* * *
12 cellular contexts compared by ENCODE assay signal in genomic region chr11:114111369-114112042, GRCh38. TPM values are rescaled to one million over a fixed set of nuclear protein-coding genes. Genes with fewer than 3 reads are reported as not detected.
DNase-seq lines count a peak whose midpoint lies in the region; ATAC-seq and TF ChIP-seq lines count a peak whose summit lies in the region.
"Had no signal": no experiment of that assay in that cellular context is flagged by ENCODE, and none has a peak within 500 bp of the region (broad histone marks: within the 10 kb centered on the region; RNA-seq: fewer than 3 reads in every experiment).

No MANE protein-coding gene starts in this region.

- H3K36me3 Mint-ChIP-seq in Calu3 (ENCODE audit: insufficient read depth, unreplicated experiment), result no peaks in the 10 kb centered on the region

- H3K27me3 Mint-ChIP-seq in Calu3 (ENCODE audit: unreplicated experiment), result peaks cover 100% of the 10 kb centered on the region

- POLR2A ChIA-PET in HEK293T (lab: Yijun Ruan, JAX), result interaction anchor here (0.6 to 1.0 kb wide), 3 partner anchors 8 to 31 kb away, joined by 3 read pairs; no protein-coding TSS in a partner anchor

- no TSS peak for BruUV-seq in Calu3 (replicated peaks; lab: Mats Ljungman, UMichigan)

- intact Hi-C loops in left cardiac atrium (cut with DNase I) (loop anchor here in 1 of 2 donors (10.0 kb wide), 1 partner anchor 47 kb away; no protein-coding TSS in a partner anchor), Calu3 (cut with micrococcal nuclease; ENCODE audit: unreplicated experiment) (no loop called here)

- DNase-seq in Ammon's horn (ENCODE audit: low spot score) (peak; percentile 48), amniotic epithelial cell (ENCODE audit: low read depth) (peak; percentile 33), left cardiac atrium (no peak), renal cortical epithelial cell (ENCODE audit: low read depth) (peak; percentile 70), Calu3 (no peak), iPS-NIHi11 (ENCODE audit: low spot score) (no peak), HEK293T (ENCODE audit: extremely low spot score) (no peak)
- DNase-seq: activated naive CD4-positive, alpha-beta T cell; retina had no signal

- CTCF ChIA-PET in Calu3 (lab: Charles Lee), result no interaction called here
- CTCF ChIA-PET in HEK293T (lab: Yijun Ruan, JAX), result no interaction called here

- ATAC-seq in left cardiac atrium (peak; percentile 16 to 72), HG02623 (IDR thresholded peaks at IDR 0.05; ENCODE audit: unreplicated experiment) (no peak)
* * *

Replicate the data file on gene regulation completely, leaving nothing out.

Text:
12 cellular contexts compared by ENCODE assay signal in genomic region chr11:114111369-114112042, GRCh38. TPM values are rescaled to one million over a fixed set of nuclear protein-coding genes. Genes with fewer than 3 reads are reported as not detected.
DNase-seq lines count a peak whose midpoint lies in the region; ATAC-seq and TF ChIP-seq lines count a peak whose summit lies in the region.
"Had no signal": no experiment of that assay in that cellular context is flagged by ENCODE, and none has a peak within 500 bp of the region (broad histone marks: within the 10 kb centered on the region; RNA-seq: fewer than 3 reads in every experiment).

No MANE protein-coding gene starts in this region.

- H3K36me3 Mint-ChIP-seq in Calu3 (ENCODE audit: insufficient read depth, unreplicated experiment), result no peaks in the 10 kb centered on the region

- H3K27me3 Mint-ChIP-seq in Calu3 (ENCODE audit: unreplicated experiment), result peaks cover 100% of the 10 kb centered on the region

- POLR2A ChIA-PET in HEK293T (lab: Yijun Ruan, JAX), result interaction anchor here (0.6 to 1.0 kb wide), 3 partner anchors 8 to 31 kb away, joined by 3 read pairs; no protein-coding TSS in a partner anchor

- no TSS peak for BruUV-seq in Calu3 (replicated peaks; lab: Mats Ljungman, UMichigan)

- intact Hi-C loops in left cardiac atrium (cut with DNase I) (loop anchor here in 1 of 2 donors (10.0 kb wide), 1 partner anchor 47 kb away; no protein-coding TSS in a partner anchor), Calu3 (cut with micrococcal nuclease; ENCODE audit: unreplicated experiment) (no loop called here)

- DNase-seq in Ammon's horn (ENCODE audit: low spot score) (peak; percentile 48), amniotic epithelial cell (ENCODE audit: low read depth) (peak; percentile 33), left cardiac atrium (no peak), renal cortical epithelial cell (ENCODE audit: low read depth) (peak; percentile 70), Calu3 (no peak), iPS-NIHi11 (ENCODE audit: low spot score) (no peak), HEK293T (ENCODE audit: extremely low spot score) (no peak)
- DNase-seq: activated naive CD4-positive, alpha-beta T cell; retina had no signal

- CTCF ChIA-PET in Calu3 (lab: Charles Lee), result no interaction called here
- CTCF ChIA-PET in HEK293T (lab: Yijun Ruan, JAX), result no interaction called here

- ATAC-seq in left cardiac atrium (peak; percentile 16 to 72), HG02623 (IDR thresholded peaks at IDR 0.05; ENCODE audit: unreplicated experiment) (no peak)